Indeed, most students, whether they are for or against postponement of exams, agree that the online classes have been a total failure. With the schools having been shut for over 15 months now, education at all levels has moved to online classes. However, as most studies have shown, at least in India the online classes have been a flop due to several reasons, notably lack of devices for poorer students or absence of a reliable internet connection even for those from better off families.

Some students, especially those in government schools, say their teachers did not take the online classes at all. “My teacher rarely took online classes. Even when one of us asked a question in the school WhatsApp group, the teachers did not respond to these. Also, I live in a village and many of my friends don’t have smartphones to attend the classes. Even for those of us with smartphones, it has really been difficult to study without properly understanding many topics, and to prepare for the final exams,” says R Balaji from Thirukoilure.

“I faced a lot of problems in online classes and studying by myself. My siblings also had online classes but we had only one phone. As a result, I missed a lot of classes and now I am unable to understand many concepts. I can’t force my parents to buy a new phone as I know that they cannot afford it. So, it will be rather good news for me if the exams are cancelled,” says Poonam Gupta.

Nirmala agrees about the bad quality of online classes and the poor learning that resulted from it. “During online classes, the biggest problem faced by all the students was the improper network connection and a lot of doubts about the subjects. The way teachers used to teach us in school is now not the same. Most of the students, including me, lose concentration in this way of teaching. I always used to switch off the video and mute the audio. Not only me, all my classmates do the same. When the teacher asked a question, only one or two students could answer in every class,” she explains.

The online mode of education has been specially challenging for science students. Take the case of Raghav Sharma, a student of Vidya Bhavan Mahavidyalaya Senior Secondary School in New Delhi, who wants to go on to study pharmacy by pursuing Bachelor of Pharmacy. “As a science student, it is really difficult for me to learn chemistry experiments, equations, step by step without doing any experiments in the laboratory,” he says. “We are facing  problems in science and mathematics and studying online classes makes it more difficult to study,” he says.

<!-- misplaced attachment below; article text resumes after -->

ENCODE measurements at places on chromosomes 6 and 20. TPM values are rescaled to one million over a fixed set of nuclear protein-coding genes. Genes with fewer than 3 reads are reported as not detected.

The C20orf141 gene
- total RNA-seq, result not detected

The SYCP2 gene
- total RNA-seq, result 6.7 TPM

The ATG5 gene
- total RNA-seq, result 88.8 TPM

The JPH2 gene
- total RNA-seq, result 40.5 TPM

However, there were exceptional cases of students being happy about the quality of online education provided by their teachers. Ishika Yadav says she quickly mastered the art of online studies and also thanks the efforts put in by her teachers. “In the beginning it was quite difficult for me to understand and to study online, but I thank my teachers for teaching us in the best way. I have not faced any problem in online classes. They used to give us tests every fortnight, this way they gained everyone’s concentration in studies and boosted us for the final exam preparation also,” she says happily.

Students of government schools have been specially impacted by the prolonged closure of schools (MIG photos/Aman Kanojiya)

Clouding the future          

Class XII marks one of the most important moments in a student’s life in India as the results of this exam are considered for the future education, with colleges limiting their seats for only top students in each discipline. The students say that the delay in examinations will also cloud their future studies in the absence of clarity about what will happen in the next academic year in the next level, the first year of undergraduate studies.

“Postponement is not an option. You’re just giving more stress and delaying our academic year,” is how many students have been tweeting in India as most of them were fully prepared for the exams.

“This pandemic has really changed our future schedule. My parents expect me to bring good results, so I hope the exams can take place quickly. I hope the situation changes soon,” says Raghav Sharma.

Students fervently hope that this uncertainty comes to an end on June 1, so that they can plan their future peacefully. Already, the pandemic has caused a whole range of mental stress to the students as they have spent most of them locked inside their homes, away from their friends and struggling to cope with online classes. Many students are specially distressed as they have lost family members and loved ones to Covid-19. They just hope that at least now the government should allow them to piece back their lives together.